We do have close cooperation with friends in the region, and after my visit I can state to you flatly that they want us to remain and that the cooperation will continue.

Desert Storm ejected Saddam Hussein's armies from Kuwait, but it did not end his threats to the region. He has continued to ignore or obstruct the U.N. Security Council resolutions that define the terms of the cease-fire. He has also taken overt acts threatening peace in the region. Each time, we have answered quickly and decisively. Each time he has crossed the line, we have responded, when necessary, with military force. We can do that only because we maintain a robust military force in the region.

Therefore, I reject the option of withdrawing our forces. Clearly, the threat of terrorist attack against our forces poses a direct challenge to our force presence in Saudi Arabia. Indeed, the attack at Khobar Towers dramatically underscores that for our forces overseas, terrorism is a fact of life. We can expect terrorists to try again to attack our forces. The next target could be anywhere in the region or anywhere in the world. The next target could -- the next weapon could be a larger bomb or a chemical weapon or a nerve agent.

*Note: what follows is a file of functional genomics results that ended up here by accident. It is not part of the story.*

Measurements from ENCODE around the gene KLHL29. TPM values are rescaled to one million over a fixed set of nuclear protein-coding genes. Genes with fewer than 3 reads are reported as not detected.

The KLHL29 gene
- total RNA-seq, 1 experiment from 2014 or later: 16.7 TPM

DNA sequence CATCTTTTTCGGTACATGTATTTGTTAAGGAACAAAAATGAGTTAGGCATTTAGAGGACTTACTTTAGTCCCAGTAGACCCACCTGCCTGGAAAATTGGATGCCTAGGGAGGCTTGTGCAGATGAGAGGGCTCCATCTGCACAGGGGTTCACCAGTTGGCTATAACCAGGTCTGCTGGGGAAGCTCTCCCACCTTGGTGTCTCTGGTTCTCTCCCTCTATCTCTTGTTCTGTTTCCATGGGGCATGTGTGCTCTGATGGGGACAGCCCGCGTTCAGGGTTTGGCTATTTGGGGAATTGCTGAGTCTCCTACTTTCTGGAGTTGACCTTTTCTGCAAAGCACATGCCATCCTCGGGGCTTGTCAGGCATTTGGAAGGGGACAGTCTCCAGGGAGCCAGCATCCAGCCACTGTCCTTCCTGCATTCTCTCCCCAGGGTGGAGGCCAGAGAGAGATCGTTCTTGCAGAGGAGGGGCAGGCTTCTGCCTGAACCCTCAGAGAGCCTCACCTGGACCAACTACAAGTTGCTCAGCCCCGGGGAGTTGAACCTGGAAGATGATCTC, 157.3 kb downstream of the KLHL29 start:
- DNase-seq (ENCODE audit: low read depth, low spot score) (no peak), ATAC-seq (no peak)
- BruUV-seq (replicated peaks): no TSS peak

We still mourn for the five Americans killed in Riyadh and the 19 Americans killed at Khobar Towers, but we cannot restore them to their loved ones. What we can do is learn lessons from these tragedies, and the most important lesson is that Khobar Towers is a watershed event that points the way to a radically new mindset and dramatic changes in the way we protect forces from the growing terrorist threat.

We learned lessons after the Riyadh bombing last November. In response to that terrorist attack, we recognized that the Saudi oasis of calm in that region had vanished, and we raised the threat assessment level in the Kingdom to high. We beefed up security, including more than a 130 separate force protection measures at Khobar Towers alone. These measures did succeed in preventing a penetration of the security perimeter, thereby undoubtedly saving hundreds of lives. But, clearly, they were not enough.

The Khobar Towers explosion was of unprecedented magnitude. Our defense special weapons agency, whom I assigned more than a month ago to make an assessment of this, assesses that the bomb was more than 20,000 pounds equivalent TNT. That is about 100 times larger than the previous bomb used in Riyadh. The attack was of an unexpected sophistication. The terrorists had well-developed intelligence, they maintained tight operational security, and they penetrated extensive Saudi domestic security apparatus.

The scale of the attack partially circumvented the extensive force protection measures we took after the Riyadh attack and in response to intelligence indications.

We now know that we face an unprecedented threat. We must fundamentally rethink our approach to force protection, and we have done that along three lines. We are relocating, we are restructuring, and we are refocusing.